Due to the complexity of the systems used in modern vehicles, troubleshooting can be an arduous process. This applies to both the electronic and the mechanical parts of the vehicle. However, mistakes made by users when operating Passive Entry / Go systems can also lead to the impression that the systems are not working properly. As such, it is important to follow the operating instructions and the manufacturer's specifications precisely.
Due to the design of the system and the CAN bus networking of the control units, troubleshooting is not possible without a suitable diagnostic unit and manufacturer-specific documentation such as repair instructions, circuit diagrams, and functional descriptions. For instance, in our example vehicle, the Passat B6, three separate control units and the ignition lock all need to be enabled in order to unlock the electronic steering lock.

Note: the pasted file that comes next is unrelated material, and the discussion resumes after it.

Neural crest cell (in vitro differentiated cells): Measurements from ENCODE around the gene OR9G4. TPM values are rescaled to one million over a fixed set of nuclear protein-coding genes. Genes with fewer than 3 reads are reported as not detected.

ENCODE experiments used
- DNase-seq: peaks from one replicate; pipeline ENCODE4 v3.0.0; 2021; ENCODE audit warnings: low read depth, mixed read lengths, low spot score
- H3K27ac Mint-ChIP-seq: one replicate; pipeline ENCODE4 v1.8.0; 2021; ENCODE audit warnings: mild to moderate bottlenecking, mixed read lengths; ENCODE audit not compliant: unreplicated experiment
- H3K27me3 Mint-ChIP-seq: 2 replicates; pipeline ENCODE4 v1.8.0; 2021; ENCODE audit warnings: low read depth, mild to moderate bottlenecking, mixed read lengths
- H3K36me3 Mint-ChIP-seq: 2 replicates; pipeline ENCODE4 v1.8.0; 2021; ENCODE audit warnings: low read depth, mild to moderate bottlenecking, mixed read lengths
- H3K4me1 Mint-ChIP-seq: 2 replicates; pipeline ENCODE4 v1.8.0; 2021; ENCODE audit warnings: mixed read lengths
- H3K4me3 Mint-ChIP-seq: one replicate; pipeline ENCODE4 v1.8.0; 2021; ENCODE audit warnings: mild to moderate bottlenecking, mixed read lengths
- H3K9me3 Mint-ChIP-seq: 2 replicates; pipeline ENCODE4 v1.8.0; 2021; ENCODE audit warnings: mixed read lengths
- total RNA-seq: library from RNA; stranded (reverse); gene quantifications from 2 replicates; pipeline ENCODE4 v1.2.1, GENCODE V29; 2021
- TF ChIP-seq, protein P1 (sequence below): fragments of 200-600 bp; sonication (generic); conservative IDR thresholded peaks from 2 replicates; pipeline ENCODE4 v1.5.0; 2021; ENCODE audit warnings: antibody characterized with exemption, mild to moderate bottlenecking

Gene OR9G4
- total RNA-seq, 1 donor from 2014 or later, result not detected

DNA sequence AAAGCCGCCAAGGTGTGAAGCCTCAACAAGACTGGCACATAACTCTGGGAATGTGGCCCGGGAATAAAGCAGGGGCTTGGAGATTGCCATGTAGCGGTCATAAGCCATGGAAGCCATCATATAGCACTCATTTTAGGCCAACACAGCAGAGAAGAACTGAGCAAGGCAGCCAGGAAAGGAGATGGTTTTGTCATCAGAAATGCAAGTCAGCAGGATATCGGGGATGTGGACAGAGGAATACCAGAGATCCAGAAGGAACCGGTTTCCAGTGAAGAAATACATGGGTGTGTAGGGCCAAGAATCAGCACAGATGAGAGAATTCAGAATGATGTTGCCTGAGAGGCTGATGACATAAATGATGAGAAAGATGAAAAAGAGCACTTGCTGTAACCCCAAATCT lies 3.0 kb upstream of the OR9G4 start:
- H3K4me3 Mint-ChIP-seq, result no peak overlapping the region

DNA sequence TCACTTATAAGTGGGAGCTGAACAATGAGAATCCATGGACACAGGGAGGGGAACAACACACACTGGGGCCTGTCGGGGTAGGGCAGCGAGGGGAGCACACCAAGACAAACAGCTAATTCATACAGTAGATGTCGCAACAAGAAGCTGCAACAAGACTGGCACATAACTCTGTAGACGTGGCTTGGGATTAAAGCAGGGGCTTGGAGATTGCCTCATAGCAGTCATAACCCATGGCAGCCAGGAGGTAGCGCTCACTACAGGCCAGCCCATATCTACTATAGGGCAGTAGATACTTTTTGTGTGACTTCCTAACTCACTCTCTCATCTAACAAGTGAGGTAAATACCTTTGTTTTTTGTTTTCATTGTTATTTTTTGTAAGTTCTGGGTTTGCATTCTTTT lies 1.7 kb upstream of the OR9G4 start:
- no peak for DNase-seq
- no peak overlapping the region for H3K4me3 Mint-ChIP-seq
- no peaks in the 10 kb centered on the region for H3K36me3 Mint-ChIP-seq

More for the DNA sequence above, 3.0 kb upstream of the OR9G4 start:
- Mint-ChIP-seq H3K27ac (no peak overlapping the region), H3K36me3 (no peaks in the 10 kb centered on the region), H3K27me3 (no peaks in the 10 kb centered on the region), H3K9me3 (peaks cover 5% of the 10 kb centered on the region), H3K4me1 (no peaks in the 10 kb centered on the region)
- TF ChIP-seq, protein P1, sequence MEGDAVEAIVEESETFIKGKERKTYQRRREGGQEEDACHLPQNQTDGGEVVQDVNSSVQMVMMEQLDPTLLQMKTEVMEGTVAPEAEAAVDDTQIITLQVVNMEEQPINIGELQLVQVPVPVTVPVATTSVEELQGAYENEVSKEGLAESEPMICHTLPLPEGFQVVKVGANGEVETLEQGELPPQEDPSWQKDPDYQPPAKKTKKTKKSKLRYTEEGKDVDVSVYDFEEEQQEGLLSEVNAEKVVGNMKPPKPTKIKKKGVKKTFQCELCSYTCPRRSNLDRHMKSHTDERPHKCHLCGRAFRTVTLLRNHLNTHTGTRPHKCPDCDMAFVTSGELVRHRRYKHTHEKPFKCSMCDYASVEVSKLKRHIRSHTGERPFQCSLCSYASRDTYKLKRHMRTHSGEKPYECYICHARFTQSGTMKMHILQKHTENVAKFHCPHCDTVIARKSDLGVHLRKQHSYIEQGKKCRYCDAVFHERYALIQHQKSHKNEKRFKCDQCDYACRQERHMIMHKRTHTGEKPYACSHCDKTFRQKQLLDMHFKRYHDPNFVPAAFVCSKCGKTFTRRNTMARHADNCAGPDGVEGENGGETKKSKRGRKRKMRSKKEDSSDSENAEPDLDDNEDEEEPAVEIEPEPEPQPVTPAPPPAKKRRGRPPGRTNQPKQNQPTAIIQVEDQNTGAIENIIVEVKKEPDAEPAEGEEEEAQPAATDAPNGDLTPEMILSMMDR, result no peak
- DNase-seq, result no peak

This type of redundancy is built into the system in order to meet the stringent security requirements. It is also becoming more complicated to replace defective control units. In the Passat, the control units (e.g. comfort control unit, engine control unit) that are part of the immobiliser system can now only be taught online. This means that an authorised garage always needs to be contacted, even after the diagnostics have been run successfully.